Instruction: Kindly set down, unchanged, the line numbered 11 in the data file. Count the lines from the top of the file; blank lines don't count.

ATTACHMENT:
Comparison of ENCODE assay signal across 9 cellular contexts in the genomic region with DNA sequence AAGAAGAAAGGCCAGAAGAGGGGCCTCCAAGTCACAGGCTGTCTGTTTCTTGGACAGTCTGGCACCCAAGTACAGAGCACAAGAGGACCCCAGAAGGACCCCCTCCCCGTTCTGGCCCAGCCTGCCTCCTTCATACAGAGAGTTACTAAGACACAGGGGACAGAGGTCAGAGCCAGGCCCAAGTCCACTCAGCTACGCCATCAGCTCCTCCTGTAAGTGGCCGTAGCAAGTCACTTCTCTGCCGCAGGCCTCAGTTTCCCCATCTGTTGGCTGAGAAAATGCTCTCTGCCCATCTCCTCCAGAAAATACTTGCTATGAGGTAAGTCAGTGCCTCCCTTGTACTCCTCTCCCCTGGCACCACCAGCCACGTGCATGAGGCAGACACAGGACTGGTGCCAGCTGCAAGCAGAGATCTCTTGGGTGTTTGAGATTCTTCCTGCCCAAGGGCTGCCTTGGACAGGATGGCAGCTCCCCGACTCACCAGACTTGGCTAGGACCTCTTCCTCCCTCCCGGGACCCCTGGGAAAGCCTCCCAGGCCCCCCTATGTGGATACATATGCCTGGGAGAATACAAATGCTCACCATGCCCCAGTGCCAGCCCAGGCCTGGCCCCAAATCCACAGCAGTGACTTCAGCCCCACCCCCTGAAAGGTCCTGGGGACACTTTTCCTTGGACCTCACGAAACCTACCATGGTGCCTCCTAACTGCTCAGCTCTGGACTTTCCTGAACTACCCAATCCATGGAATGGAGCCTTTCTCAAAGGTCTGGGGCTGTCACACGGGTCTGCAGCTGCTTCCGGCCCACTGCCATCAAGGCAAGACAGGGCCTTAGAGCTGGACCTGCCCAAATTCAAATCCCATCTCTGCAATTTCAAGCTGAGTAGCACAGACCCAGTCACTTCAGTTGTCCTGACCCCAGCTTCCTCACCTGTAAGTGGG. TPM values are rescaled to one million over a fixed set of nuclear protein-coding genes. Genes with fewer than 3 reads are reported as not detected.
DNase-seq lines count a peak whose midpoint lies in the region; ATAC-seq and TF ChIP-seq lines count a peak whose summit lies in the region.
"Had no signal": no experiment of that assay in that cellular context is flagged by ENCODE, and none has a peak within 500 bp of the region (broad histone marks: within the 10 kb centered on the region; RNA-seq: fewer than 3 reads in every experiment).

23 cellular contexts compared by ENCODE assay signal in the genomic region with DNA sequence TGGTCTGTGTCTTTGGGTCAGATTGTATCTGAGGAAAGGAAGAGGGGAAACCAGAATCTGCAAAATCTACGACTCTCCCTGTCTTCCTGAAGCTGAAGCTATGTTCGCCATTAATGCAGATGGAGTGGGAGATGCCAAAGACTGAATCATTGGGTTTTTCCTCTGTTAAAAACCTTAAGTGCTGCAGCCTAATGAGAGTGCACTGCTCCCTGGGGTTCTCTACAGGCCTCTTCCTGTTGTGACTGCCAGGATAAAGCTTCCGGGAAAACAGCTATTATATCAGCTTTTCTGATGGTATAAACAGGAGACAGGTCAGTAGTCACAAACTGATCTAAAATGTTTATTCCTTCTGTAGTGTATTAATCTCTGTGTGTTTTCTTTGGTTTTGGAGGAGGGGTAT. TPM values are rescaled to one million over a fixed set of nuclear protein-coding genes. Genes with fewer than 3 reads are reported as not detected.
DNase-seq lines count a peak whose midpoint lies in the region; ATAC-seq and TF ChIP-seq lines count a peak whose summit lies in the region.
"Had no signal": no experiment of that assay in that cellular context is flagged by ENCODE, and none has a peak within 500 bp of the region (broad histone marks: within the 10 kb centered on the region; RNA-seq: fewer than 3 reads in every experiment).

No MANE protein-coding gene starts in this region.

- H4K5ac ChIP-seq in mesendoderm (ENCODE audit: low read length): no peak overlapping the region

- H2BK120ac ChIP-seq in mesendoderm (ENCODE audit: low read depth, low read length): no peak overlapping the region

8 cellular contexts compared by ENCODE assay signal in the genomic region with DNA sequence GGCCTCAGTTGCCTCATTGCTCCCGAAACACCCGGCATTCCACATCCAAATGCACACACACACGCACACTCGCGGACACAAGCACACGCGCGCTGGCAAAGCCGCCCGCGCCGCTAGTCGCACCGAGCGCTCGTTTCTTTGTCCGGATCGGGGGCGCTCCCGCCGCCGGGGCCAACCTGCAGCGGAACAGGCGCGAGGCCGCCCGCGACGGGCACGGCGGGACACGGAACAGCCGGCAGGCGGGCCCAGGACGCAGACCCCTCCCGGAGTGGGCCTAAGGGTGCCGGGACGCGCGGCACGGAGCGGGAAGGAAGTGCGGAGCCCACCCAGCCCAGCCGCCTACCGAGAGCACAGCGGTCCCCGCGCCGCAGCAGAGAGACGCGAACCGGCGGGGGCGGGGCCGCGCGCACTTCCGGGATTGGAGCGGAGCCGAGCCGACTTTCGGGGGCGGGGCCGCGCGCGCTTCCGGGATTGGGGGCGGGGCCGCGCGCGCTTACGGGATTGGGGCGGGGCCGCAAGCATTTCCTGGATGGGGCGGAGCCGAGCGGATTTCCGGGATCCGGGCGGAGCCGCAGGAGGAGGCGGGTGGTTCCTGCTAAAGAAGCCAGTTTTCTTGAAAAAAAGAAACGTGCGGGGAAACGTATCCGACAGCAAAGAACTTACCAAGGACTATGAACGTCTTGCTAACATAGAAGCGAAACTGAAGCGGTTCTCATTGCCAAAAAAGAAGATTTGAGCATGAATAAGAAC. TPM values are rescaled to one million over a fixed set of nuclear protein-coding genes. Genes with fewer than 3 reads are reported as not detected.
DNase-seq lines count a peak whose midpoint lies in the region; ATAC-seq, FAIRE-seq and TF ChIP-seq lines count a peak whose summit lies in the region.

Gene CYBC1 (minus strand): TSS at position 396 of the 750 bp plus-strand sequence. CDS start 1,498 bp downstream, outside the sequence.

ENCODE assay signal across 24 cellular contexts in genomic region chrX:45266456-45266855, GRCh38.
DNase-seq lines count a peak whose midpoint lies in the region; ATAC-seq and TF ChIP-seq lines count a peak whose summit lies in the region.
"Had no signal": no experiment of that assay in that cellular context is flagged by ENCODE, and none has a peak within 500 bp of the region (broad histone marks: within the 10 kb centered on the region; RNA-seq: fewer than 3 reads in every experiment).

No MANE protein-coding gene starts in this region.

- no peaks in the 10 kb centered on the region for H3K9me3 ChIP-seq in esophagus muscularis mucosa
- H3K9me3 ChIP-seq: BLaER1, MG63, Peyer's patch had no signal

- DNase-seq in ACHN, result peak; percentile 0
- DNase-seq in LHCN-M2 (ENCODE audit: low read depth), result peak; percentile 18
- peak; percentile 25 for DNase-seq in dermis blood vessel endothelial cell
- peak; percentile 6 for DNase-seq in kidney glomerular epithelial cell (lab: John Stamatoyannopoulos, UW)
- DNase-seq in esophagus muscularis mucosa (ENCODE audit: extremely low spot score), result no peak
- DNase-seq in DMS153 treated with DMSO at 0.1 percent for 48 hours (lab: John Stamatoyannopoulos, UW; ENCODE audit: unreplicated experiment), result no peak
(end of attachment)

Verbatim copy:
DNase-seq lines count a peak whose midpoint lies in the region; ATAC-seq, FAIRE-seq and TF ChIP-seq lines count a peak whose summit lies in the region.